British spas in eighteenth-century medicine and literature
Editeur : Manchester University Press
Parution : 14/06/2022
Nombre de pages : 304
Murky waters challenges the refined image of spa towns in eighteenth-century Britain by unveiling darker and more ambivalent contemporary representations. It reasserts the centrality of health in British spas by looking at disease, the representation of treatment and the social networks of care woven into spa towns. The book explores the great variety of medical and literary discourses on the numerous British spas in the long eighteenth century and offers a rare look at spas beyond Bath. Following the thread of ‘murkiness’, it explores the underwater culture of spas, from the gender fluidity of users to the local and national political dimensions, as well as the financial risks taken by gamblers and investors. It thus brings a fresh look at mineral waters and a pinch of salt to health-related discourses.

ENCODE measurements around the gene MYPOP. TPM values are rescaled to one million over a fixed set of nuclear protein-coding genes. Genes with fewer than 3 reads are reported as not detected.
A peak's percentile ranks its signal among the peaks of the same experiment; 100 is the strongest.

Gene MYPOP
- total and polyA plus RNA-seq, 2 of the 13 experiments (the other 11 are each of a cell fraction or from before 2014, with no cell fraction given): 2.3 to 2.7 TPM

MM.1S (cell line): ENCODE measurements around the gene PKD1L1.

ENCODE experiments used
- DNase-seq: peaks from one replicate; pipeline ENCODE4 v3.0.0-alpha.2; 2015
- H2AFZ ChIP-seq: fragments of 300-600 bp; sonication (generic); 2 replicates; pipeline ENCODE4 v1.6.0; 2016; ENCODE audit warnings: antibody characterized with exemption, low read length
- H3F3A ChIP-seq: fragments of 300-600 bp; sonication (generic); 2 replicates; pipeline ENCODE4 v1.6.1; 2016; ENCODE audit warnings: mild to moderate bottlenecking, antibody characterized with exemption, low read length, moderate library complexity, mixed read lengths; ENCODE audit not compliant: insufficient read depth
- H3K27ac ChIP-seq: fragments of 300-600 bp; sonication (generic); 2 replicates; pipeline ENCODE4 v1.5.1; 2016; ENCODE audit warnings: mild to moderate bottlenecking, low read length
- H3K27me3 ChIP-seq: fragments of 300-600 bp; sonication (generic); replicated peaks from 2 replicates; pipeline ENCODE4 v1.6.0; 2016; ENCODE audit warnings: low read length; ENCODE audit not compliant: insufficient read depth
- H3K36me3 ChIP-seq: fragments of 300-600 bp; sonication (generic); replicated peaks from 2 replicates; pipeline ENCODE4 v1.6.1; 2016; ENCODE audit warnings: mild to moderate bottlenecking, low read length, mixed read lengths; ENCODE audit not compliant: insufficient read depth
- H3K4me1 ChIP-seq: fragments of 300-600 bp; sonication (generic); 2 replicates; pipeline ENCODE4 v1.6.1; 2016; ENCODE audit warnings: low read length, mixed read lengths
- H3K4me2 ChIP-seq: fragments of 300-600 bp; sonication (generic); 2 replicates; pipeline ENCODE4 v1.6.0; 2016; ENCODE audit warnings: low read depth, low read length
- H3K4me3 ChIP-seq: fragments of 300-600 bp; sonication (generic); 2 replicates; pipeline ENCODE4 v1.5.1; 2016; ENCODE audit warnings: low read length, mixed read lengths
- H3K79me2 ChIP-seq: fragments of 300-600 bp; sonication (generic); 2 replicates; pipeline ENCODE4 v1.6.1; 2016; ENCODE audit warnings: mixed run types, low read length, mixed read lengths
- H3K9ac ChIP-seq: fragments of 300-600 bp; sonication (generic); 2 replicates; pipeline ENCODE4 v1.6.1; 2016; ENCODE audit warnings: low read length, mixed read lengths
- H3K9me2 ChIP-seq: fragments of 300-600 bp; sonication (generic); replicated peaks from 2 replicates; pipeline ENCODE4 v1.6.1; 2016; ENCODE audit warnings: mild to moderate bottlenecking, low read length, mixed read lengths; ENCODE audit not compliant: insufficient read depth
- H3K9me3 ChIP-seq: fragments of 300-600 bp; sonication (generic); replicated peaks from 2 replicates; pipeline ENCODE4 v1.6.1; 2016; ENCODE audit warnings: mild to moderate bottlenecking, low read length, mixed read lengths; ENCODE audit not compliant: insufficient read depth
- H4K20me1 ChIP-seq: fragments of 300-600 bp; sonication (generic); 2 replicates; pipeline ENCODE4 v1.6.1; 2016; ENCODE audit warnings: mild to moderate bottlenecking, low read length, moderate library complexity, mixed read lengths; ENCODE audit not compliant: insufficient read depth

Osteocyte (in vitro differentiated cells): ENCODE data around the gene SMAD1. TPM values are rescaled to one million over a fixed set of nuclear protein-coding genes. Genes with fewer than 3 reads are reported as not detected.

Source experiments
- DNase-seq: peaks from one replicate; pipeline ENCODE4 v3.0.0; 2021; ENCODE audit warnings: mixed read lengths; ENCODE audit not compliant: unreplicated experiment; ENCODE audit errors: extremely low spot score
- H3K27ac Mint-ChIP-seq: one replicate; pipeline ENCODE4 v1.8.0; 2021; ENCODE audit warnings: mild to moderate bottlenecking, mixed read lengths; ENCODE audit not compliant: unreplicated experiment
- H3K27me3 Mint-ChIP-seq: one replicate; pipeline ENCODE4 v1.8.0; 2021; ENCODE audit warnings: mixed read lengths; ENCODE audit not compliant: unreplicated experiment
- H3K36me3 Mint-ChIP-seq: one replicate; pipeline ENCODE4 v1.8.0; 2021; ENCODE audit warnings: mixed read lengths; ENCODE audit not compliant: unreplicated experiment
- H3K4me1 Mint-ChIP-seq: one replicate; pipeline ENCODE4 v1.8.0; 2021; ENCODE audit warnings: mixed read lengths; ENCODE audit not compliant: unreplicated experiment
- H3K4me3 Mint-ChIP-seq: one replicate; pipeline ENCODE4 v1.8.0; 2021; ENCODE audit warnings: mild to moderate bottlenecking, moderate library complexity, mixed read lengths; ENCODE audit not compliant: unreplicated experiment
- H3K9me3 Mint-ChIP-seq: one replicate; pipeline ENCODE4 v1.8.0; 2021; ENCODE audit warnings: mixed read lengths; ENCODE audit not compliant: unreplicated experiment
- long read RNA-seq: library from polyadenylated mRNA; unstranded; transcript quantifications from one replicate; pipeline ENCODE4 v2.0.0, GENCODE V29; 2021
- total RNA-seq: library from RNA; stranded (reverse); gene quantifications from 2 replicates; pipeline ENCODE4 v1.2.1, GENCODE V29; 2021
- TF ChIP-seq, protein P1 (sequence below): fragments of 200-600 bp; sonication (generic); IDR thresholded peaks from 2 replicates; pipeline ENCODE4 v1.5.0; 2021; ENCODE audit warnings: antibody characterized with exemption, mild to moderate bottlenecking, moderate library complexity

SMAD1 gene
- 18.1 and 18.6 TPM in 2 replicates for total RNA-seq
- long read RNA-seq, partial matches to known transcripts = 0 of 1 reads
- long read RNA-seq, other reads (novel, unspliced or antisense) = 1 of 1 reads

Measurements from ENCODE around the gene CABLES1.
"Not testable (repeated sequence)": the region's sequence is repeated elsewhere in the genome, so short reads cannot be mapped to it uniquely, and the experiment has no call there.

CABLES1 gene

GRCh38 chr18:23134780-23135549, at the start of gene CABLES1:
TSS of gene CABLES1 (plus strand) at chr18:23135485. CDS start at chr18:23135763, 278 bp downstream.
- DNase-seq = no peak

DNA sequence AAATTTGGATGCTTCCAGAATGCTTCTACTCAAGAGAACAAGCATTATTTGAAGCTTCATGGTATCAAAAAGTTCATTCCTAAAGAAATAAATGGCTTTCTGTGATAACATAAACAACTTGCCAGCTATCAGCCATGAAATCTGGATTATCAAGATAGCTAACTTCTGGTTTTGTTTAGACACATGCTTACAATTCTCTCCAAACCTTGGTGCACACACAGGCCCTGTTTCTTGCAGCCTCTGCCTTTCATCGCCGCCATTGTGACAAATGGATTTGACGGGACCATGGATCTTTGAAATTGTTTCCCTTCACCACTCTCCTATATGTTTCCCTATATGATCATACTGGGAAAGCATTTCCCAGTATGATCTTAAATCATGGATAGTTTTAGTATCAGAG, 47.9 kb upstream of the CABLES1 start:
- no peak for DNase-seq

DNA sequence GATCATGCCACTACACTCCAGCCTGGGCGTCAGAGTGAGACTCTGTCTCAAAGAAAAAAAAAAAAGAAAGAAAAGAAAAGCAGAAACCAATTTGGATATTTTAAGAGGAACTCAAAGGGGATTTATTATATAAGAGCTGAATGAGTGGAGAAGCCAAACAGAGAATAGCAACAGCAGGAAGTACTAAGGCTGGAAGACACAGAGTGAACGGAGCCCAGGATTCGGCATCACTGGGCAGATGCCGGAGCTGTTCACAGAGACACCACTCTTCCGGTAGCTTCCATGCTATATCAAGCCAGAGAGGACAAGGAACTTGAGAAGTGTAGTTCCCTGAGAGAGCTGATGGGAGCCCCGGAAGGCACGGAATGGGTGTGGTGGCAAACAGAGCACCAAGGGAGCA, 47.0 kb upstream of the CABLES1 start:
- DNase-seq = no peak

Sophie Vasset is Assistant Professor of British Literature at LARCA at the Université de Paris.
- 1 Sick bodies
- 2 From bogs to jug: a risky remedy?
- 3 Waters of desire: promiscuity, gender and sexuality
- 4 Pump room politics and the murky past of spas
- 5 Pumping and pouring: watering places and the money business